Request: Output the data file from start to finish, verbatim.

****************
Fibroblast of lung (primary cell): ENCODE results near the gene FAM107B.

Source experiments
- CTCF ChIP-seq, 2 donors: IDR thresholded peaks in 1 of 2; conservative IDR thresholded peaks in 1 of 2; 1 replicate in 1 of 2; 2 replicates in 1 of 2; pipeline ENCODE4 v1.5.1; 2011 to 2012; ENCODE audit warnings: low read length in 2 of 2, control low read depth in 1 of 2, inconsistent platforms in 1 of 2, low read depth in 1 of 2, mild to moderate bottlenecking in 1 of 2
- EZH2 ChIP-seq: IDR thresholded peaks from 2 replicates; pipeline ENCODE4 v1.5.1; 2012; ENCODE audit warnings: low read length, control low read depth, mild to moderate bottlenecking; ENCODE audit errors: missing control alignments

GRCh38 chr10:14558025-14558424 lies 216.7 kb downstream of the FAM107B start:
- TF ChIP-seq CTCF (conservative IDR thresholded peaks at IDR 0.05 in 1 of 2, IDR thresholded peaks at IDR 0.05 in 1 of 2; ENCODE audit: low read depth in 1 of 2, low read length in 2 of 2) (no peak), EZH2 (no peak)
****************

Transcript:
Fibroblast of lung (primary cell): ENCODE results near the gene FAM107B.

Source experiments
- CTCF ChIP-seq, 2 donors: IDR thresholded peaks in 1 of 2; conservative IDR thresholded peaks in 1 of 2; 1 replicate in 1 of 2; 2 replicates in 1 of 2; pipeline ENCODE4 v1.5.1; 2011 to 2012; ENCODE audit warnings: low read length in 2 of 2, control low read depth in 1 of 2, inconsistent platforms in 1 of 2, low read depth in 1 of 2, mild to moderate bottlenecking in 1 of 2
- EZH2 ChIP-seq: IDR thresholded peaks from 2 replicates; pipeline ENCODE4 v1.5.1; 2012; ENCODE audit warnings: low read length, control low read depth, mild to moderate bottlenecking; ENCODE audit errors: missing control alignments

GRCh38 chr10:14558025-14558424 lies 216.7 kb downstream of the FAM107B start:
- TF ChIP-seq CTCF (conservative IDR thresholded peaks at IDR 0.05 in 1 of 2, IDR thresholded peaks at IDR 0.05 in 1 of 2; ENCODE audit: low read depth in 1 of 2, low read length in 2 of 2) (no peak), EZH2 (no peak)